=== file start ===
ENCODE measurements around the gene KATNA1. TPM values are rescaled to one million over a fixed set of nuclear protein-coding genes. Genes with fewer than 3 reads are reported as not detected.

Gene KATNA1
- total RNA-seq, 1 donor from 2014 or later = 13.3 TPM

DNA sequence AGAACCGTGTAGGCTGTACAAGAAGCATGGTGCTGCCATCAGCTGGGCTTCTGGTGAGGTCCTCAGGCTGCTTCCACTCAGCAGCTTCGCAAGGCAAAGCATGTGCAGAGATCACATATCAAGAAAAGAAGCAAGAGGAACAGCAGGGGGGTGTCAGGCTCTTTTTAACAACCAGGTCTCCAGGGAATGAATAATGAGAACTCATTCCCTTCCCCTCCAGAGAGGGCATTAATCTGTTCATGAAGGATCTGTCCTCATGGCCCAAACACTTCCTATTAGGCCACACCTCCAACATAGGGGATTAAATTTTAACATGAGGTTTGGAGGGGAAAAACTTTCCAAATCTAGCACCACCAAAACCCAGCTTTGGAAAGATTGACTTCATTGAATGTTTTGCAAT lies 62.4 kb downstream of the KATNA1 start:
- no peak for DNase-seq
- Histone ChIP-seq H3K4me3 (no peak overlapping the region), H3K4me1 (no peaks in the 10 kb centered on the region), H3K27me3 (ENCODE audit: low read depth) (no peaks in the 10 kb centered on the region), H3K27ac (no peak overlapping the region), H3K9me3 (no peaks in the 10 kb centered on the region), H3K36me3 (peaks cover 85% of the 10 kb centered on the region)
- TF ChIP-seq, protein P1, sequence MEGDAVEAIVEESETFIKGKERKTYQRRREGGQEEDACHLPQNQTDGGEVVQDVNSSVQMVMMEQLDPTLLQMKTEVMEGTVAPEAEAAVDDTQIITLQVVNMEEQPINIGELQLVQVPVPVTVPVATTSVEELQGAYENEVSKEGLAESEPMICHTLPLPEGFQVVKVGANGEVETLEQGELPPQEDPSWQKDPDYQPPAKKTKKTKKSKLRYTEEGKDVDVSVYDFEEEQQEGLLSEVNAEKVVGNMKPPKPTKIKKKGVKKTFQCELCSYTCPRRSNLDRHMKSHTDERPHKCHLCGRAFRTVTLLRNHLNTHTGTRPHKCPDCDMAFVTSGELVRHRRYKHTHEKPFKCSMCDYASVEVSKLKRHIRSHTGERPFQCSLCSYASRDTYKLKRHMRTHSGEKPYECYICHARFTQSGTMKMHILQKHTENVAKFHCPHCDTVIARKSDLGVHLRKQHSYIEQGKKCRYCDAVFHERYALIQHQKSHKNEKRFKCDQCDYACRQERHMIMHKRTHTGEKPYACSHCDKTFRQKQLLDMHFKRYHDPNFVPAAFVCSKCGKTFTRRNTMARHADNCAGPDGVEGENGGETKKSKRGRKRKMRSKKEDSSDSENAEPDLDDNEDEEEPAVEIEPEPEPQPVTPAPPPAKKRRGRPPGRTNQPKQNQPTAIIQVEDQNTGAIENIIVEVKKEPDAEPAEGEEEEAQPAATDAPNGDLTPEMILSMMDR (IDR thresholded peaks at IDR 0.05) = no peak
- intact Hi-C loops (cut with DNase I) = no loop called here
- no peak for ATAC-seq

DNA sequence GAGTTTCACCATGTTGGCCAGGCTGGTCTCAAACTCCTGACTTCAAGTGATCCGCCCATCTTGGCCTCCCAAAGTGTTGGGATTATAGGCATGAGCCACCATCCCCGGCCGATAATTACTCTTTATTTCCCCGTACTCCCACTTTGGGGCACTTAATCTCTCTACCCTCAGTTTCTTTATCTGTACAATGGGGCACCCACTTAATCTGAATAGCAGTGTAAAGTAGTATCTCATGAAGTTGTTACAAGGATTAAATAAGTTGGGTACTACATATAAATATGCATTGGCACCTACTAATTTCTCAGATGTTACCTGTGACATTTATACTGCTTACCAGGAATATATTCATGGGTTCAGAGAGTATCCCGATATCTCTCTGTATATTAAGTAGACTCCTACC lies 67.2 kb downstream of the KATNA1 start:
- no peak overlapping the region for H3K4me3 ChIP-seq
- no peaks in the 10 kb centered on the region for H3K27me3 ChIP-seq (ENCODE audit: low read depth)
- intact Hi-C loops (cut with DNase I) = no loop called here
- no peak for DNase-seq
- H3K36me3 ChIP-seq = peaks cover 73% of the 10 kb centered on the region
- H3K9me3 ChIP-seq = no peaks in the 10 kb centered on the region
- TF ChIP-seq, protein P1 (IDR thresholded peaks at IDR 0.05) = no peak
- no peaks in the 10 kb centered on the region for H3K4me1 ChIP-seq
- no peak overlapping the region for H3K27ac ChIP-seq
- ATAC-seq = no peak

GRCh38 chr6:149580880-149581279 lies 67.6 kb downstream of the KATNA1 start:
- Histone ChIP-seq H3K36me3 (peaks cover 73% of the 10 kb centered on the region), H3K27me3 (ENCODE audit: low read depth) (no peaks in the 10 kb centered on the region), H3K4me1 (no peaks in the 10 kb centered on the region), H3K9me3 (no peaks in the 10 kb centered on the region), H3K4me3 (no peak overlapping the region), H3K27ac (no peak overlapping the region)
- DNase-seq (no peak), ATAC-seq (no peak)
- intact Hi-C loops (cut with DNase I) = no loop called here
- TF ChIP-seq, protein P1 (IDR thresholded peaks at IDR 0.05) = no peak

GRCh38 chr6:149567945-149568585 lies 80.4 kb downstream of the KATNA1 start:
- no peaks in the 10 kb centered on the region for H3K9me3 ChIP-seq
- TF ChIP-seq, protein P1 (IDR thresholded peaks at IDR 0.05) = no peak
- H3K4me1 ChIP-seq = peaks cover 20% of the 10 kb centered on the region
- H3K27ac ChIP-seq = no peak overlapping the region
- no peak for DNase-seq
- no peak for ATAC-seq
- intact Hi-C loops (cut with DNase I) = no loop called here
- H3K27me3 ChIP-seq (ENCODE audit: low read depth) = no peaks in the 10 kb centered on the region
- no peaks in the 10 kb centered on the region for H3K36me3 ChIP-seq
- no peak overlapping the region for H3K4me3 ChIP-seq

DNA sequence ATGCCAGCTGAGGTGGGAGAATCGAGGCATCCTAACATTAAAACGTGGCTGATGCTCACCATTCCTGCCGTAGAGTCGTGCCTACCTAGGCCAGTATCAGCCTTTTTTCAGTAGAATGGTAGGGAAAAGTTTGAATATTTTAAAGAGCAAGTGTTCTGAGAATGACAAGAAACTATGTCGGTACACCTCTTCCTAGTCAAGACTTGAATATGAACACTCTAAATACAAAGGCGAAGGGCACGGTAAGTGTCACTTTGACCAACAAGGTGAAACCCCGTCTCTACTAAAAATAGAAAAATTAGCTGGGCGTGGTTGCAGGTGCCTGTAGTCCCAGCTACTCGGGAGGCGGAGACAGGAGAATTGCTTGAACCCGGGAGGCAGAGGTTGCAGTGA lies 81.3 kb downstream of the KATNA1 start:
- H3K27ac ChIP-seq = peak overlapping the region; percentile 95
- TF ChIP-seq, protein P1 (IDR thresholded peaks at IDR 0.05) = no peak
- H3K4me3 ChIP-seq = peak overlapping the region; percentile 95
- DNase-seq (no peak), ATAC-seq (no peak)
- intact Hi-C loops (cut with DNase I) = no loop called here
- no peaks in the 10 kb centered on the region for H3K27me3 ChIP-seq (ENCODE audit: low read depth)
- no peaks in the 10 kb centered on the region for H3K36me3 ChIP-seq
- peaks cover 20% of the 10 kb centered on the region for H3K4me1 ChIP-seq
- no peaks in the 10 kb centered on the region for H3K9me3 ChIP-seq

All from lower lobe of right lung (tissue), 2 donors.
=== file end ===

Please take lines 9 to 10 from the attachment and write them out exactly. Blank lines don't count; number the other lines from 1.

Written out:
- no peak for ATAC-seq

DNA sequence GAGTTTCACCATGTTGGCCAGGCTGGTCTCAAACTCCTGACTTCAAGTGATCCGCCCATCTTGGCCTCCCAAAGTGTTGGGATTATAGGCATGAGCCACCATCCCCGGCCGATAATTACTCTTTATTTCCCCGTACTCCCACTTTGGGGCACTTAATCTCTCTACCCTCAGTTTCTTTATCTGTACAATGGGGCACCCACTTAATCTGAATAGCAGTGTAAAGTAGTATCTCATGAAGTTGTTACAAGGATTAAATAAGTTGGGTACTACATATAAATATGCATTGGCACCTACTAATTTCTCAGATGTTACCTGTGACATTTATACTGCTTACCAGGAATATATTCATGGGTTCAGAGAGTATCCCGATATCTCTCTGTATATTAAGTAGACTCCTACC lies 67.2 kb downstream of the KATNA1 start: